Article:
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Using Direct Mail to Build Your Business

By: Alison Daniels - Updated: 23 Oct 2010 | comments*Discuss
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Direct mail is one of the most contentious forms of direct marketing. For some people, it’s an environmentally unsound blight, with tons of junk mail going straight to landfill, for others it’s a great way of building your business.

Don’t Expect Too Much

Even the Direct Mail Association (DMA), the industry body, suggests that success rates are low, with an average response rate of just 2.61%. This means that more than 97% of your mailers and, more importantly, 97% of your budget could be going to waste. Direct mail is essentially a numbers game and how it works for your business will depend on the type of business you are looking to gain, the types of customers you have, the frequency and value of their purchases, the attractiveness of your offer and the appeal of the mailer itself. Before committing yourself to a campaign, check out our article on calculating expected response rates to decide if direct mail is right for you.

More Effective than Advertising

Despite the low response rates that direct mail typically offers, it can still be more effective at generating a response and sales than advertising. The DMA suggests an average response rate of 0.15% for print advertising and TV and Radio ads can be of the same magnitude or lower. Where these methods score is where you need to reach a lot of people, as they are best for products and services that many people need, such as food, insurance and consumer goods.

Fortunately, there are a few things you can do to increase the response rate.

I’ve got a Little List

The key to direct mailing success is to build a good reliable list of named individuals. It is possible to buy lists which are generally up to date, for one off or repeat use. You have a degree of flexibility in narrowing down choices by post code, company size, job title or other factors. This can be a worthwhile purchase if you operate in a very niche market.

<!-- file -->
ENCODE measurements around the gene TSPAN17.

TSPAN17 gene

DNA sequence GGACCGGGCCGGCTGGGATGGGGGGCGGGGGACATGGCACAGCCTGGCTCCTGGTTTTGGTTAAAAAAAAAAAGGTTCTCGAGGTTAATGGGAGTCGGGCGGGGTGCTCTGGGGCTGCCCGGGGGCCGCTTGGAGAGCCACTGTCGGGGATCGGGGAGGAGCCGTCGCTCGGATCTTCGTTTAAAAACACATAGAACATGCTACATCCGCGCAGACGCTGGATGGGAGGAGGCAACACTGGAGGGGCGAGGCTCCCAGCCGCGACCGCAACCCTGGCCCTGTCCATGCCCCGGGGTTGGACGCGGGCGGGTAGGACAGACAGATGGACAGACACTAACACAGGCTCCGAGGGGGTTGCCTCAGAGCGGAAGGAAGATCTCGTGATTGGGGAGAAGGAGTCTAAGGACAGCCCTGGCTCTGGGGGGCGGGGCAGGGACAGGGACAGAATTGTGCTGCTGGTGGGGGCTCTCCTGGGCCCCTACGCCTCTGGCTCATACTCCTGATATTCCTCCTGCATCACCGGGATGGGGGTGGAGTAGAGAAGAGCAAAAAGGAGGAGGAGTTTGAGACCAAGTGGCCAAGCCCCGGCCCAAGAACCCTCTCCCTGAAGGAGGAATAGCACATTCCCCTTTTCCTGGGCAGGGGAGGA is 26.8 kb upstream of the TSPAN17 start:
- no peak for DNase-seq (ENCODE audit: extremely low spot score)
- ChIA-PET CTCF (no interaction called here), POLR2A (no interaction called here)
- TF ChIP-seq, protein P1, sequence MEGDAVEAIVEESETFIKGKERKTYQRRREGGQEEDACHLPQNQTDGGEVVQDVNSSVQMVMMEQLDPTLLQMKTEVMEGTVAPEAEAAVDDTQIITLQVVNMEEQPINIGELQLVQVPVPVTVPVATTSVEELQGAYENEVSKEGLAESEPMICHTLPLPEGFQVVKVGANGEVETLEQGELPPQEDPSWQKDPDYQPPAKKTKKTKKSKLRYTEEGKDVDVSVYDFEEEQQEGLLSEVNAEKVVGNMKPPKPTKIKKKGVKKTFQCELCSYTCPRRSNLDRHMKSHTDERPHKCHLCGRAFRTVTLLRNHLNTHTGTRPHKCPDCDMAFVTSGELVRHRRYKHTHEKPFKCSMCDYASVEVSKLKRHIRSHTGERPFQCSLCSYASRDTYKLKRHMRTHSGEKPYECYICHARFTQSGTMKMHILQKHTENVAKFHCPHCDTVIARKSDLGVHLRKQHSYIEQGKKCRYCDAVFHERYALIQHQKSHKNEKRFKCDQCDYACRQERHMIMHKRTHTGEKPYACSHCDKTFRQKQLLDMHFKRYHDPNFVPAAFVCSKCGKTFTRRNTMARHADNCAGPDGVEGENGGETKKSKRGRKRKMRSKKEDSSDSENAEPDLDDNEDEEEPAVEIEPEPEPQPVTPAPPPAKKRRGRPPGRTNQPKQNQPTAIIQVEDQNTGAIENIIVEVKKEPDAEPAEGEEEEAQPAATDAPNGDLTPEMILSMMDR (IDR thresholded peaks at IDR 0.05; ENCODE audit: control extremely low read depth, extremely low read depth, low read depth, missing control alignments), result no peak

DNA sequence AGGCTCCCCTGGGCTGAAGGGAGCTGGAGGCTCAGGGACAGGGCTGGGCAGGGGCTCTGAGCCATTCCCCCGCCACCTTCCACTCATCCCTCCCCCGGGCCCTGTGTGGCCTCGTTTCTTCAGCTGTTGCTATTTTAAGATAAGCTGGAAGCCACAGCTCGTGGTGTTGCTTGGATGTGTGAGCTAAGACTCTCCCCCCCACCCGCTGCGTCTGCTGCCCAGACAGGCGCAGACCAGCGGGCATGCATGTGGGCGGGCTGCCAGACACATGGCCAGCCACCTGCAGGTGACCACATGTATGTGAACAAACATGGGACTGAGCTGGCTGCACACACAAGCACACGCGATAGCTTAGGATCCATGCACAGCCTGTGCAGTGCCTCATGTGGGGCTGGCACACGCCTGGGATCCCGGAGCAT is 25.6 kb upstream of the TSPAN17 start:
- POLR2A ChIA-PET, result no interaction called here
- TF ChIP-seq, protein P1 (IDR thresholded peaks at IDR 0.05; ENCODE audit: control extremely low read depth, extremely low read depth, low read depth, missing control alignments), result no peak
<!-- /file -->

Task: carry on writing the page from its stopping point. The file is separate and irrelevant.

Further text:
You can also build a list yourself. This will take more time, but you have control of the quality and can keep the list up to date.

Add Value

Many pieces of direct mail add value by offering some form of incentive for buyers. This might be a free gift with purchase, extra product, entry into a prize draw or competition, or a discount.

Compelling Copy and Dazzling Design

Producing an attractive, unusual mailer can help raise response levels. It may be worth contracting a freelance writer or designer to enhance your mailer. You can either use short copy, where you have an easy to understand proposition. Many direct mail experts prefer long copy which spans several pages of text. This is often used in the USA, particularly for financial or health products.

Repeat Mailings

There is evidence to suggest that sending a series of mailings will help build awareness and improve your response rate. Consider sending mailing to fewer people, but more often.

Follow Up

Wherever possible, you should follow up a mailing with a phone call to begin to establish a business relationship.

If you think about your target customer and provide a compelling offer, then direct mail can be an effective way of building your business. After all, junk mail is really just direct mail that has been sent to the wrong target.

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